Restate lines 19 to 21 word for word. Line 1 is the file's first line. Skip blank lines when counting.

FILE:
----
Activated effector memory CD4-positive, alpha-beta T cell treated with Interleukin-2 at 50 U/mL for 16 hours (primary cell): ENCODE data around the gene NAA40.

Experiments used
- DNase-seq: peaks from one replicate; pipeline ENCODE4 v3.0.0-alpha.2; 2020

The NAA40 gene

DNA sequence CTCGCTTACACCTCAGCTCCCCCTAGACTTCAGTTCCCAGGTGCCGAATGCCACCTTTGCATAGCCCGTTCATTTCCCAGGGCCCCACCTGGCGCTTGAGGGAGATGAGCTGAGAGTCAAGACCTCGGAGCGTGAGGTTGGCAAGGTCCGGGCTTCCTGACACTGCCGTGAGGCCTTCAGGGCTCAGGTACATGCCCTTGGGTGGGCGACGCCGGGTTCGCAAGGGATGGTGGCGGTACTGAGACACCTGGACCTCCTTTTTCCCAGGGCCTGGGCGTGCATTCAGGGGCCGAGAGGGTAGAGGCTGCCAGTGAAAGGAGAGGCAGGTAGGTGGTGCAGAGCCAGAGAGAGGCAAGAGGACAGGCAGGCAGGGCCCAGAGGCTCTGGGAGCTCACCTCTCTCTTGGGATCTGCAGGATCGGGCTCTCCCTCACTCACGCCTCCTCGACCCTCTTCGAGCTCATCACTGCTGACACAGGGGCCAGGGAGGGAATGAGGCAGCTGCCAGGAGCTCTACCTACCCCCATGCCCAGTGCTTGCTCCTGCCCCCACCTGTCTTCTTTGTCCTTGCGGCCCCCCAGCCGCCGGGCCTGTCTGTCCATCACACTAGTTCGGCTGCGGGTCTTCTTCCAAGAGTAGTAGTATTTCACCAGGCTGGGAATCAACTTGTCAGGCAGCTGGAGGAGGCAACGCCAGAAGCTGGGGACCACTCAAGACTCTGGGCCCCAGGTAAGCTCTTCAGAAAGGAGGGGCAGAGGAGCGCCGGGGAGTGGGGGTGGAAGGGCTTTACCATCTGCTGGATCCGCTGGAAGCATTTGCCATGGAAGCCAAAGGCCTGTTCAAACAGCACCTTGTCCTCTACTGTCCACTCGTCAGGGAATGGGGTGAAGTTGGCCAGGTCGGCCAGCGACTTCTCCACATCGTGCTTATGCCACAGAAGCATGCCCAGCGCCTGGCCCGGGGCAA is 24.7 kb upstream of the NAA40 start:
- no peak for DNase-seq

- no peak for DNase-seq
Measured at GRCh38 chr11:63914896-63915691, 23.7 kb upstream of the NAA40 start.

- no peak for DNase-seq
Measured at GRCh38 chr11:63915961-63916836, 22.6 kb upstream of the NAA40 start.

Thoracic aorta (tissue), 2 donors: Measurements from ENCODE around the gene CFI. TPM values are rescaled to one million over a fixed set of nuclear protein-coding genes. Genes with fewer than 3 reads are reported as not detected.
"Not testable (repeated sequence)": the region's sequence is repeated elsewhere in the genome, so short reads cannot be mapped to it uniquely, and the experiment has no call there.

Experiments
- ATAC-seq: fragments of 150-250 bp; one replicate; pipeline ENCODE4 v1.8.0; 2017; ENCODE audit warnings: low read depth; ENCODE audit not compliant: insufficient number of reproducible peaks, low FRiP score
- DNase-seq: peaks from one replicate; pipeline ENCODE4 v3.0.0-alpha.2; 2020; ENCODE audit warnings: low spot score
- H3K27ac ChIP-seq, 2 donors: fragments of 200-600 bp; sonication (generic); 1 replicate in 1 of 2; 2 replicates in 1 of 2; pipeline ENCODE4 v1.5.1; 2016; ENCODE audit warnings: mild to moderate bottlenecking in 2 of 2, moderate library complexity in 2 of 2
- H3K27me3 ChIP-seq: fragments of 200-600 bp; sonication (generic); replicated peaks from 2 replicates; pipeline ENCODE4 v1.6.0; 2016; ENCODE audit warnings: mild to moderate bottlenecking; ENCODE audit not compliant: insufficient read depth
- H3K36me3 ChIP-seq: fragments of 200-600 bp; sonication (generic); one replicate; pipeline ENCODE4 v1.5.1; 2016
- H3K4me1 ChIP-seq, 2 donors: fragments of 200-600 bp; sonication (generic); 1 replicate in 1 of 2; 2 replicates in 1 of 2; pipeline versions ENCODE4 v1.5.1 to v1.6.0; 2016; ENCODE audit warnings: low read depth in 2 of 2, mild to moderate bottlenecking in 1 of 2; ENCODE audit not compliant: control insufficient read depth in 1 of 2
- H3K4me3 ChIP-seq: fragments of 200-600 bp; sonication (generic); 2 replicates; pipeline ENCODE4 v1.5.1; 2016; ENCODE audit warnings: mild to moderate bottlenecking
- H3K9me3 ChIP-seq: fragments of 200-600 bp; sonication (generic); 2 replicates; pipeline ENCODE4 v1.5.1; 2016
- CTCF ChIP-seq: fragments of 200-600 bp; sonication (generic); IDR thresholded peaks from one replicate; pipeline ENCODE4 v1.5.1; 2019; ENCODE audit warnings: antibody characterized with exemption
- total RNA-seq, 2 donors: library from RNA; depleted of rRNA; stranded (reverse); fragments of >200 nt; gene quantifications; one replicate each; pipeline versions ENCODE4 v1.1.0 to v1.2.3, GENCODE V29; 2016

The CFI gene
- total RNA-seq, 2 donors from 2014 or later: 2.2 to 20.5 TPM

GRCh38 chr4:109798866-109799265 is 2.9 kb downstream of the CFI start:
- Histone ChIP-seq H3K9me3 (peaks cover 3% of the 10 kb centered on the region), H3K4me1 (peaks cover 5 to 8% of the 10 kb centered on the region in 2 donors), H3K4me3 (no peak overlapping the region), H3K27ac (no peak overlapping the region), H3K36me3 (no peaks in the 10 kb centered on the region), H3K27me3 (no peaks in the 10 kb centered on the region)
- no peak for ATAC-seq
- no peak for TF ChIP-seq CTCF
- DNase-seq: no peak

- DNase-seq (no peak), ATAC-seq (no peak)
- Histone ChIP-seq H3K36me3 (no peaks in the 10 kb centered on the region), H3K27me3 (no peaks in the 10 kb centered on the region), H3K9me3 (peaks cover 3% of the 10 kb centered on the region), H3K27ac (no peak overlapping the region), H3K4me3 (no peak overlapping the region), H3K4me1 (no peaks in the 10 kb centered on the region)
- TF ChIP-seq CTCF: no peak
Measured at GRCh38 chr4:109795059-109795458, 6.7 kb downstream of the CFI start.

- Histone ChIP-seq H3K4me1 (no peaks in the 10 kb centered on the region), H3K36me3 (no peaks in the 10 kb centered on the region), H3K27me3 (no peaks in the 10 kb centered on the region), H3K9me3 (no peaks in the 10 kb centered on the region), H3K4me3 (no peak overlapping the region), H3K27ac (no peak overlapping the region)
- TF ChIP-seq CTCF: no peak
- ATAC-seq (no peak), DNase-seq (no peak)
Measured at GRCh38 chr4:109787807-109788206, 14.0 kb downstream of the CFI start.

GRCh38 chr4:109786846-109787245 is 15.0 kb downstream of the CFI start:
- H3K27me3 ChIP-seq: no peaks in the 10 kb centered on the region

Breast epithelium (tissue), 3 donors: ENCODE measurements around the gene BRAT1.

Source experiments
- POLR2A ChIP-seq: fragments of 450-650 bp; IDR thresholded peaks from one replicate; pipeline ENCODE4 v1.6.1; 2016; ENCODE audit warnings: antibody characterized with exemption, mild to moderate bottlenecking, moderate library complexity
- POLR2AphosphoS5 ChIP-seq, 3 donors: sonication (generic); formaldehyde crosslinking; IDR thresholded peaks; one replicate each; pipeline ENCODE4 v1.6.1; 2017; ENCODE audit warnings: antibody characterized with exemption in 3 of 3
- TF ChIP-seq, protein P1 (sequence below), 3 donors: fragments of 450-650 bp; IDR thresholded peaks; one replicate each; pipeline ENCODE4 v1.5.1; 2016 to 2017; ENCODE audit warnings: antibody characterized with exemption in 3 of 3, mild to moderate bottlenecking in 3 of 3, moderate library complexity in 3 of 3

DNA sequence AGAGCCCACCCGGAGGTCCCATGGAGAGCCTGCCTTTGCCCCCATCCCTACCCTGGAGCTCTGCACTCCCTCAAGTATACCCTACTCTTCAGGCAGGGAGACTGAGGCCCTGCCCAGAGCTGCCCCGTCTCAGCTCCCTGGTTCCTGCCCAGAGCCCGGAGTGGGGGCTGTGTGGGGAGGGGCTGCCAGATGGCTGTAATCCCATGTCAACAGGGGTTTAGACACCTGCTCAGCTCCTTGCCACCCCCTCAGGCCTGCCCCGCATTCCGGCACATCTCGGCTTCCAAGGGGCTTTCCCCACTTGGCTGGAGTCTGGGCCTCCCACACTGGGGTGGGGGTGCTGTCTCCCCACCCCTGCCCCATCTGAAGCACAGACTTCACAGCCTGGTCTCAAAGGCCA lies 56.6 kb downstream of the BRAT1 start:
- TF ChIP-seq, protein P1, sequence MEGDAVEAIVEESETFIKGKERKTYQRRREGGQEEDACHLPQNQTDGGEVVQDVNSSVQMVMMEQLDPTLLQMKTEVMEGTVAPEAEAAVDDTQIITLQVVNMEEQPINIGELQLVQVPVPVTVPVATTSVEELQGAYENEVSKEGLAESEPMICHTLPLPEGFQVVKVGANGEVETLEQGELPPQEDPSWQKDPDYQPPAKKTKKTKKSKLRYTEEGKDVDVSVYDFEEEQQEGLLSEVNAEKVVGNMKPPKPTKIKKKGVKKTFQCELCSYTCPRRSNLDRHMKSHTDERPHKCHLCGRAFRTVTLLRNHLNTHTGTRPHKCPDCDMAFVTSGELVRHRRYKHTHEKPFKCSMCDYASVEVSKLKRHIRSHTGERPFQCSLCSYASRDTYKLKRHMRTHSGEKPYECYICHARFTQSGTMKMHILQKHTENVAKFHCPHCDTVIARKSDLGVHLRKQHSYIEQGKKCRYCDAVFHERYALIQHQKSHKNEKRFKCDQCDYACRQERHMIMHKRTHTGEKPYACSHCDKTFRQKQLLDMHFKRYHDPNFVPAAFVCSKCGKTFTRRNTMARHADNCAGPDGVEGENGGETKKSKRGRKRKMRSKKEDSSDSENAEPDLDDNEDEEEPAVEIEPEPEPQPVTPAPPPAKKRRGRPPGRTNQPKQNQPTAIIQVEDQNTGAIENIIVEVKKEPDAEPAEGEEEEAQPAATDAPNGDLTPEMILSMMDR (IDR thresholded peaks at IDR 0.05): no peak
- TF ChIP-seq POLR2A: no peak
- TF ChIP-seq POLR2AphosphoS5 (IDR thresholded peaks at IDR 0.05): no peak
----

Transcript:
- H3K4me1 ChIP-seq, 2 donors: fragments of 200-600 bp; sonication (generic); 1 replicate in 1 of 2; 2 replicates in 1 of 2; pipeline versions ENCODE4 v1.5.1 to v1.6.0; 2016; ENCODE audit warnings: low read depth in 2 of 2, mild to moderate bottlenecking in 1 of 2; ENCODE audit not compliant: control insufficient read depth in 1 of 2
- H3K4me3 ChIP-seq: fragments of 200-600 bp; sonication (generic); 2 replicates; pipeline ENCODE4 v1.5.1; 2016; ENCODE audit warnings: mild to moderate bottlenecking
- H3K9me3 ChIP-seq: fragments of 200-600 bp; sonication (generic); 2 replicates; pipeline ENCODE4 v1.5.1; 2016